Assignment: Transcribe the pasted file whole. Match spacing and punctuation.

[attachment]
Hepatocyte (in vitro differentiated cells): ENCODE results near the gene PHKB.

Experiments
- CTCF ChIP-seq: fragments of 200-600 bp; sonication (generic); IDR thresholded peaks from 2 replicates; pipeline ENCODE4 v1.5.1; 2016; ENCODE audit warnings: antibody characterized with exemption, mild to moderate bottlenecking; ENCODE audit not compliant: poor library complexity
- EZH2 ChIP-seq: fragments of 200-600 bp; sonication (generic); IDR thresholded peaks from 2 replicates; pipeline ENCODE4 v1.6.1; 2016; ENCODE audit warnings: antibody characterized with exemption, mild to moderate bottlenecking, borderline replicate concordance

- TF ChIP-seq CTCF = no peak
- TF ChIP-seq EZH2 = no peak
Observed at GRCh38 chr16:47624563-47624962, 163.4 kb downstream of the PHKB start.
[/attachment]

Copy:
Hepatocyte (in vitro differentiated cells): ENCODE results near the gene PHKB.

Experiments
- CTCF ChIP-seq: fragments of 200-600 bp; sonication (generic); IDR thresholded peaks from 2 replicates; pipeline ENCODE4 v1.5.1; 2016; ENCODE audit warnings: antibody characterized with exemption, mild to moderate bottlenecking; ENCODE audit not compliant: poor library complexity
- EZH2 ChIP-seq: fragments of 200-600 bp; sonication (generic); IDR thresholded peaks from 2 replicates; pipeline ENCODE4 v1.6.1; 2016; ENCODE audit warnings: antibody characterized with exemption, mild to moderate bottlenecking, borderline replicate concordance

- TF ChIP-seq CTCF = no peak
- TF ChIP-seq EZH2 = no peak
Observed at GRCh38 chr16:47624563-47624962, 163.4 kb downstream of the PHKB start.